Citizens, I am inordinately fond of the French dessert known as crème brûlée (Burnt Cream), which combines the silken texture of custard with the crunch of a layer of caramelized brown sugar on top. That glass-like shell cracking as the spoon goes through it to reach the treasure below is like the sound of angels singing the praises of the Most High (at least, to my ears).
Crème brûlée is usually served in individual ramekins or dishes. Discs of caramel may be prepared separately and put on top just before serving (this is cheating), or the caramel may be formed directly on top of the custard, immediately before serving (this is not). To do this, sugar is sprinkled onto the custard, then caramelized under a broiler or with a butane torch.
The earliest known reference to crème brûlée as it is known today appears in François Massialot’s 1691 cookbook, and the French name was used in the English translation of this book.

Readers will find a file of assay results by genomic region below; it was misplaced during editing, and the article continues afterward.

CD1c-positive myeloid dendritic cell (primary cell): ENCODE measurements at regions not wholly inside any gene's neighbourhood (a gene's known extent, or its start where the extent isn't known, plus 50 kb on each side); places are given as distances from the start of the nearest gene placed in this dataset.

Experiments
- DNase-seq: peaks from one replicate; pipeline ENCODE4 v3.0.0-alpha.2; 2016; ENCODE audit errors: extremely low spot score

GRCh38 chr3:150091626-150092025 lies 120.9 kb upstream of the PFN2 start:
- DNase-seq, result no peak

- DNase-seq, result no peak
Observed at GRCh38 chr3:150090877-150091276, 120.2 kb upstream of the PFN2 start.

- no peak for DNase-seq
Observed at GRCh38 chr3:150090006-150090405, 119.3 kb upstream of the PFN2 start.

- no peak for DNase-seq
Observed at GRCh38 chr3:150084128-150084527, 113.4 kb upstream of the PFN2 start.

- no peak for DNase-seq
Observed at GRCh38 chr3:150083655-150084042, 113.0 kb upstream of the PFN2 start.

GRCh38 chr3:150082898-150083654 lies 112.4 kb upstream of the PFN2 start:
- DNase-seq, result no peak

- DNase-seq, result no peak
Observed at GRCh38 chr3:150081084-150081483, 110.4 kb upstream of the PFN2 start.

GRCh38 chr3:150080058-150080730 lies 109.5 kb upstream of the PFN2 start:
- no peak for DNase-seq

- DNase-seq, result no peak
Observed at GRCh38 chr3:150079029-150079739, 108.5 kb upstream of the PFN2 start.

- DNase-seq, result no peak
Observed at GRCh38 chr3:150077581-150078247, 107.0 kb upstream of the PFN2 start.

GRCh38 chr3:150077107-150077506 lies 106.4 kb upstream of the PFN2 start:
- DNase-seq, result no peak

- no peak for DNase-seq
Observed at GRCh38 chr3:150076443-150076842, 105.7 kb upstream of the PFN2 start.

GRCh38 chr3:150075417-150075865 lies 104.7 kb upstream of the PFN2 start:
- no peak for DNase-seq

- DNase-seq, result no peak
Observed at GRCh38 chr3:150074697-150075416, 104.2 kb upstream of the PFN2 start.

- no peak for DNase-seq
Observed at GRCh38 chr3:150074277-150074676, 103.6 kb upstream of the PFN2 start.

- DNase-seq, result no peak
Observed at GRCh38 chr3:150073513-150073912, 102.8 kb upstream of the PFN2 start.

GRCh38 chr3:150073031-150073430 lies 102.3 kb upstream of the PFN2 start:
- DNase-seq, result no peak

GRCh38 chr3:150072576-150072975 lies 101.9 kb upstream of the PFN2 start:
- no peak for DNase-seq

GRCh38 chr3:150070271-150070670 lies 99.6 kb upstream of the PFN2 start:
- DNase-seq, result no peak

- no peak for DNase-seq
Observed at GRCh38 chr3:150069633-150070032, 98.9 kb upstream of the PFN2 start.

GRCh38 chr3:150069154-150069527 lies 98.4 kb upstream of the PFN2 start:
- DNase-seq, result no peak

In Britain, a version of crème brûlée (known locally as “Trinity Cream” or “Cambridge burnt cream”) was introduced at Trinity College, Cambridge, in 1879 with the college arms “impressed on top of the cream with a branding iron”, though crème brûlée itself was not invented at Cambridge. The story goes that the recipe was from an Aberdeenshire country house and was offered by an undergraduate, to the college cook, who turned it down. However, when the student became a Fellow, he managed to convince the cook to serve it.
Crème brûlée has become a classic staple of French cuisine and my version combines both the French and English DNA of this most celestial of desserts. My recipe is based on the inestimably delicious version served at the famous NYC restaurant, Le Cirque. I’ve modified it to include the flavors of lavender (from Provence, France) and Drambuie (A Scottish cordial made from Scotch whisky, honey and herbs) that I believe takes the dish to a whole new level and recognizes the dual heritage of this dessert.
Battle on – The GeneralissimoPrint
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